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Sunday Reading, July 17th

Charges were dropped against the woman growing vegetables in her front yard in Michigan, but it sounds like there are some pretty deep set ideas about what constitutes a proper front lawn. Freedom of speech, apparently, doesn't extend to the front yard or to your favorite vegetable. The only thing I might say against her is that she needs some mulch in those beds. Oak Park's city planners could perhaps use a visit from Fritz Haeg and Michael Pollan, Will Allen, Michelle Obama, or Novella Carpenter about the good a little bit of gardening can do. Growing your own food shouldn't just be for country folk.

An interesting video about Japan's efforts to find alternative ways to keep cool this summer in light of calls for conservation that includes green curtains.

This short but sweet little piece on bee-keeping versus finding ways to support research and producers is rather thought-provoking. Bees are pivotal, but not everyone may feel the need or desire to have their own hive. Just as important is to support local producers with hives as well as local growers. If the land is in production (especially organic!) then chances are good the bees have somewhere to go. Supporting local parks or wildways large or small is also pivotal for bee populations. Keeping their habitat diverse and in existence gives them the fighting chance they need to live and continue pollinating our tomatoes, beans, eggplants, etc.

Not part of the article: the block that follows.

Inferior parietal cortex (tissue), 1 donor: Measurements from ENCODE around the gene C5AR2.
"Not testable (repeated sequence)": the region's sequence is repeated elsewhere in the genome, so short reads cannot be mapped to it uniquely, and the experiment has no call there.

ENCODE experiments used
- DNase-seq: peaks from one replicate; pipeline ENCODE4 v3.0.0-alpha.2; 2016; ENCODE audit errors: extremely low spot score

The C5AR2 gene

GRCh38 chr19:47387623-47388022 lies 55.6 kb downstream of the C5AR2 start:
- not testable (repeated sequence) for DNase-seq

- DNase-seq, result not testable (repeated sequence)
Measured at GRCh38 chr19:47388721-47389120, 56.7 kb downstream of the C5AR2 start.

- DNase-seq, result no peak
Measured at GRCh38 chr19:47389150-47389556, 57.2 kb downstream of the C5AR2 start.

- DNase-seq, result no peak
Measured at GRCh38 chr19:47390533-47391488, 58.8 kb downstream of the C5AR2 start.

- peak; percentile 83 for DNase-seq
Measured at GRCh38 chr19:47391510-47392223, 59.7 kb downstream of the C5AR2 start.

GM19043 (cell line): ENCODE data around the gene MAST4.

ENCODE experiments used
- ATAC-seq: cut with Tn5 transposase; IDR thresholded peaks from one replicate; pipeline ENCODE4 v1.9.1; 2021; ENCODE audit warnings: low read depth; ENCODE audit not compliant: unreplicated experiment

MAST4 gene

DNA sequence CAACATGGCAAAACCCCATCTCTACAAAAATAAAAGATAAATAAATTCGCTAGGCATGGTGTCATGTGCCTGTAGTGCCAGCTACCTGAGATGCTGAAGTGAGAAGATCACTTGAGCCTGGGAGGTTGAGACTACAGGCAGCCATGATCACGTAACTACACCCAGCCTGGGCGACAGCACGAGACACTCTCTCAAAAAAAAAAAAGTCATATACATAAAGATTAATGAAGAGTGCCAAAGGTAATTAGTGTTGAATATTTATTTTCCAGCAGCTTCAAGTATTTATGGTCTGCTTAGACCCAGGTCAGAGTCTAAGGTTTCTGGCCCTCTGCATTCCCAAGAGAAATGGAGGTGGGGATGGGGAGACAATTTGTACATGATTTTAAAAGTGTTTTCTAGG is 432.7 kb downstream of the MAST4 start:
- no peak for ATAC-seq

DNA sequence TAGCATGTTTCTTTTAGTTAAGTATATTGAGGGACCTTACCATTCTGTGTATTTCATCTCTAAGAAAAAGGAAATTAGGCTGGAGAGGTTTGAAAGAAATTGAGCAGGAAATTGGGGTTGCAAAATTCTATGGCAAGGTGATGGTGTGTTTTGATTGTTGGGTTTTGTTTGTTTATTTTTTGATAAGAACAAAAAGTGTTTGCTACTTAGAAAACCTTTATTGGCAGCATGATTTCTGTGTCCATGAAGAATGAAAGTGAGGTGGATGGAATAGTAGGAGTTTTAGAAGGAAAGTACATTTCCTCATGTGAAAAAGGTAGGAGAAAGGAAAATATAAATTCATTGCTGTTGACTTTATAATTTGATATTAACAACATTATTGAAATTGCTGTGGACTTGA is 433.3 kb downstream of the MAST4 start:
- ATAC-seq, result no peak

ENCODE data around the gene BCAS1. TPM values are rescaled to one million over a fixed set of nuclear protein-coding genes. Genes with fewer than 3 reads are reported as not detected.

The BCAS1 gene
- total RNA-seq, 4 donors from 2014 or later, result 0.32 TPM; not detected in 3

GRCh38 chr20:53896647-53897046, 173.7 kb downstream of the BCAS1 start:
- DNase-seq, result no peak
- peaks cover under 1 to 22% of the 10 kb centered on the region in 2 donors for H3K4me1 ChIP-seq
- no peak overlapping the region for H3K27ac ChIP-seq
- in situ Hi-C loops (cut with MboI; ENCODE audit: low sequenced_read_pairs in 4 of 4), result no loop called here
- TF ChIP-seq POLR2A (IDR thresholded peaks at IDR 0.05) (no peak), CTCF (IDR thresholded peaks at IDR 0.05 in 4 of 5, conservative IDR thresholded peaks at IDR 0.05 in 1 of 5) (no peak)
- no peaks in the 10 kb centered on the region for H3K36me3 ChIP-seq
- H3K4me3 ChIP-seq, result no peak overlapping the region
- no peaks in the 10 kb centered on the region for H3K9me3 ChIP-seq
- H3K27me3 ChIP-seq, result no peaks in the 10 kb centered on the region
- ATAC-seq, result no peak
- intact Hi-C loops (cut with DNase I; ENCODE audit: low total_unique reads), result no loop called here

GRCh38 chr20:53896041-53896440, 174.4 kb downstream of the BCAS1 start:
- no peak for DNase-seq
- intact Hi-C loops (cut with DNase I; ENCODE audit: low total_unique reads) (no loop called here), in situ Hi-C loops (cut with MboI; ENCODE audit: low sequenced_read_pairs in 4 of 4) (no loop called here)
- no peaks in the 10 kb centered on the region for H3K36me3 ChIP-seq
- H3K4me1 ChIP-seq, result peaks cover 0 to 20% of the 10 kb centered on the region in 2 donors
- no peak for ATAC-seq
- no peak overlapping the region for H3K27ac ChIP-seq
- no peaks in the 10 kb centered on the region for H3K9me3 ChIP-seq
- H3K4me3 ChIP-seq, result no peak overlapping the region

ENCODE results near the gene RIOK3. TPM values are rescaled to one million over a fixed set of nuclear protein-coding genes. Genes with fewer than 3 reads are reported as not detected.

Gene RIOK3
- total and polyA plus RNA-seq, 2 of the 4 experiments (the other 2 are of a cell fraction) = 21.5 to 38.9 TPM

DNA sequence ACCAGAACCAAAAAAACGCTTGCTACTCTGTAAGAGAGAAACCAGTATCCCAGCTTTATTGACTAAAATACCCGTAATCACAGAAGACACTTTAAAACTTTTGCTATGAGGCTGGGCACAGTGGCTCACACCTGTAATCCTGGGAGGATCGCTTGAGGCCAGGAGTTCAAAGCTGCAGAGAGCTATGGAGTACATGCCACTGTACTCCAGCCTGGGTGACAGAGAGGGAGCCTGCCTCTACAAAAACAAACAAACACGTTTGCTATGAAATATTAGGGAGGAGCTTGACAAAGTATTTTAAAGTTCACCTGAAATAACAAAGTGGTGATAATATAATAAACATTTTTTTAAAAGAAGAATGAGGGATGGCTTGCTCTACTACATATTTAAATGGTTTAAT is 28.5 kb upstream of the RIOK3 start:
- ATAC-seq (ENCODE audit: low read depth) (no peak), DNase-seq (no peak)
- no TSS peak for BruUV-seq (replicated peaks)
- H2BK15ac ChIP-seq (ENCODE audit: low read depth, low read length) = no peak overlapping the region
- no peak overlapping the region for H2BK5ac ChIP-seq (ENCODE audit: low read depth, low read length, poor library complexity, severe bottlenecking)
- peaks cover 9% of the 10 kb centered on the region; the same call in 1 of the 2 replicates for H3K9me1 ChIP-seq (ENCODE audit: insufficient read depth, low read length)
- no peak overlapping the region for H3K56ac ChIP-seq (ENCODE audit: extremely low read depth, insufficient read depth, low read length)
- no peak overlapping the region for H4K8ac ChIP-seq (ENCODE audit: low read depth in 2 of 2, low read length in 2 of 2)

Japan for Sustainability tracks the energy shift happening around the country in reaction to the March 11th earthquake, while growers in Fukushima and other prefectures continue to suffer the perception that their food is tainted. Volunteers are still needed up North for any number of chores, too.

And to balance out nuclear reactors, unthinking civic leaders, and thoughts on declining bee populations, here's Emily Dickinson and a daisy or two.

Comments

As far as the UK is concerned - I can't speak for other countries - there's plenty of support available for the home beekeeper. There's a network of Beekeepers' Associations, and in England and Wales (I'm not sure about Scotland) there are Bee Inspectors available in case of problems.

Home hives are ideal as long as the would-be beekeeper is pointed in the right direction, and gets the support they need. There's a lot to learn, and doing it alone is hard.
That's brilliant news, Robert. I love the idea of inspectors to help the home hive keeper along. Got any links to share with readers?

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